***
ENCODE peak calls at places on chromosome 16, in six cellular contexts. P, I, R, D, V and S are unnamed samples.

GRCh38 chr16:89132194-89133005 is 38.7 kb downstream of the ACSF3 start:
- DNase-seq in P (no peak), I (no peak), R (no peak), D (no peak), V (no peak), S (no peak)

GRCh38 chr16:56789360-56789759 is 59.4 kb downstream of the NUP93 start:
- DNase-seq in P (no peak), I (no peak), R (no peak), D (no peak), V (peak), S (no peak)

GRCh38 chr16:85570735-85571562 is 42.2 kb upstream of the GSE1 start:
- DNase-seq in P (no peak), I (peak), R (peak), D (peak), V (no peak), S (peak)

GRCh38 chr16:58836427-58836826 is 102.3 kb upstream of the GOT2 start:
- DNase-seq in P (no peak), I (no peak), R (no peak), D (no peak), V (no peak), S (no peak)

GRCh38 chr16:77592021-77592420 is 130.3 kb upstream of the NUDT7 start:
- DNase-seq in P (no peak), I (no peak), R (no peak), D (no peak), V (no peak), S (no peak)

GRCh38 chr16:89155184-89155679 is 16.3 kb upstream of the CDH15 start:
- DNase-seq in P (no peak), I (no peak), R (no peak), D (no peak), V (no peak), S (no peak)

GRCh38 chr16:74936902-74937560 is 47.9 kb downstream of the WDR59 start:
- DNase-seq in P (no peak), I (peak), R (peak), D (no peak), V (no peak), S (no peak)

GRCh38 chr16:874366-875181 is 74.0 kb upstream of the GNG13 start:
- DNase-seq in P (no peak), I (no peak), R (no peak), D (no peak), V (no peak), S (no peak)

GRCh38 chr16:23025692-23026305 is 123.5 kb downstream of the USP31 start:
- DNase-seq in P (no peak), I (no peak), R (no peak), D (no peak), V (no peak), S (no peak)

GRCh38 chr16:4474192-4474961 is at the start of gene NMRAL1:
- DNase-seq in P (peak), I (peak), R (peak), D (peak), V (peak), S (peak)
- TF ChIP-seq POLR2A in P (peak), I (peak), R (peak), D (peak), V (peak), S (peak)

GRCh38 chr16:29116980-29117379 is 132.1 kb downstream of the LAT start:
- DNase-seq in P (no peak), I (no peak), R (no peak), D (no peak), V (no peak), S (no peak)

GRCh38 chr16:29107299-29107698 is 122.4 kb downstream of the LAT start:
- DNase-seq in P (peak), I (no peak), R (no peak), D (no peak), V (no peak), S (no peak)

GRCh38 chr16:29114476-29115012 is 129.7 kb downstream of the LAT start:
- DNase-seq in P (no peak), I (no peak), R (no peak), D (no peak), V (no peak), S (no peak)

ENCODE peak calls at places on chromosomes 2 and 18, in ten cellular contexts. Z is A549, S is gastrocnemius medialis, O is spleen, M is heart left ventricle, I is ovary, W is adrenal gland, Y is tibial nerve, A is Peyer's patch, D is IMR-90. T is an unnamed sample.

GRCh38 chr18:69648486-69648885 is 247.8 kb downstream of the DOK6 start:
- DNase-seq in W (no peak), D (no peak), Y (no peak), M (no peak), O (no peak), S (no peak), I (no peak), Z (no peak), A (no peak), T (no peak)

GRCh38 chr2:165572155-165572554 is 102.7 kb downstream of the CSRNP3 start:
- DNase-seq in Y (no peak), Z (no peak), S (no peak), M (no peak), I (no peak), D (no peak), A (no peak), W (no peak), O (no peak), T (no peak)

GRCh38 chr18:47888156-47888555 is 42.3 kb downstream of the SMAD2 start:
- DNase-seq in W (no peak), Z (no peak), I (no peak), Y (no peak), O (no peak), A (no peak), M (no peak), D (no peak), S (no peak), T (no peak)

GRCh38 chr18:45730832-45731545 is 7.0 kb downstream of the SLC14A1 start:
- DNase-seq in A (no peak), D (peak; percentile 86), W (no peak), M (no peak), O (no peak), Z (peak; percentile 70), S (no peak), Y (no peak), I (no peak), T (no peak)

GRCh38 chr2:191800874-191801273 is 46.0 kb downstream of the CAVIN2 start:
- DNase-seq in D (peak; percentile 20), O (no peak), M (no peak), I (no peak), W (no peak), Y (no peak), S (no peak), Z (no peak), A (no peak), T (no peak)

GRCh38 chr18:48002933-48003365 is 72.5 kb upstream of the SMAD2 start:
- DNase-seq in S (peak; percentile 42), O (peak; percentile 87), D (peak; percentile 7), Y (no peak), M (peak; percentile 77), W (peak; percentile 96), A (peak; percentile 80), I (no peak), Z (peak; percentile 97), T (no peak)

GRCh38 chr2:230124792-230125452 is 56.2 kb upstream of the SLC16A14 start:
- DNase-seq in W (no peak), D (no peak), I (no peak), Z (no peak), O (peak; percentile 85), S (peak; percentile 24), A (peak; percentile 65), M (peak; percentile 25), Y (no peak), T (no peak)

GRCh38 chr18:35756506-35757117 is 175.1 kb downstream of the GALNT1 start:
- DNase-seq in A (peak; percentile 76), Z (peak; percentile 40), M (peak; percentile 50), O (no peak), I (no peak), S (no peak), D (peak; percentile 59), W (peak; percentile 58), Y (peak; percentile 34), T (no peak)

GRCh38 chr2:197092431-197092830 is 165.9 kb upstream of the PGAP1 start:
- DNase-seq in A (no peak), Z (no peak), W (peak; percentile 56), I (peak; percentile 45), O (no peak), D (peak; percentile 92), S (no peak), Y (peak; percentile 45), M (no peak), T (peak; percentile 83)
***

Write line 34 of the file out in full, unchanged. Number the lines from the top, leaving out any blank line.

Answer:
GRCh38 chr18:47888156-47888555 is 42.3 kb downstream of the SMAD2 start: